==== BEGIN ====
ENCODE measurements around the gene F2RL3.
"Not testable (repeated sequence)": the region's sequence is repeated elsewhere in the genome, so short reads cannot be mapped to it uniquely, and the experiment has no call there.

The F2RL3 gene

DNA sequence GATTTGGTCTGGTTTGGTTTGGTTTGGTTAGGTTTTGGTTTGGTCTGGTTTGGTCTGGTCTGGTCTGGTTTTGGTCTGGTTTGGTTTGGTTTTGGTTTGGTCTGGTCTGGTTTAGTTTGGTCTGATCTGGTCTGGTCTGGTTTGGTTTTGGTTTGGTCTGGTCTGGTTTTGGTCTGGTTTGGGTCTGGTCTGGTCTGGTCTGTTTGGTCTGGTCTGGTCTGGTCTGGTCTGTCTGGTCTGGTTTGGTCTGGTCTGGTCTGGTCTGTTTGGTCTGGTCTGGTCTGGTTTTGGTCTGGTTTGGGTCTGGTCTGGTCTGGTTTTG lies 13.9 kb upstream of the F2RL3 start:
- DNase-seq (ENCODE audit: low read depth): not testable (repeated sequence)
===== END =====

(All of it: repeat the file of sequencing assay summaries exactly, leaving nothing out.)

ENCODE measurements around the gene F2RL3.
"Not testable (repeated sequence)": the region's sequence is repeated elsewhere in the genome, so short reads cannot be mapped to it uniquely, and the experiment has no call there.

The F2RL3 gene

DNA sequence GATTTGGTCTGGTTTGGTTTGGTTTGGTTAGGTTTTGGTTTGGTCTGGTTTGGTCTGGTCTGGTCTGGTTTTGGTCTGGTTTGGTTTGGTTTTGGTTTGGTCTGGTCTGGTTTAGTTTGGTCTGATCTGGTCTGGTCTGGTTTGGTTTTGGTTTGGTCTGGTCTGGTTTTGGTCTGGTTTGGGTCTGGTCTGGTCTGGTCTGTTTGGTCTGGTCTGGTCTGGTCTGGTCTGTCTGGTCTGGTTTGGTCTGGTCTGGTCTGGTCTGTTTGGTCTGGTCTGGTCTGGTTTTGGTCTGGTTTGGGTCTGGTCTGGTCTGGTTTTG lies 13.9 kb upstream of the F2RL3 start:
- DNase-seq (ENCODE audit: low read depth): not testable (repeated sequence)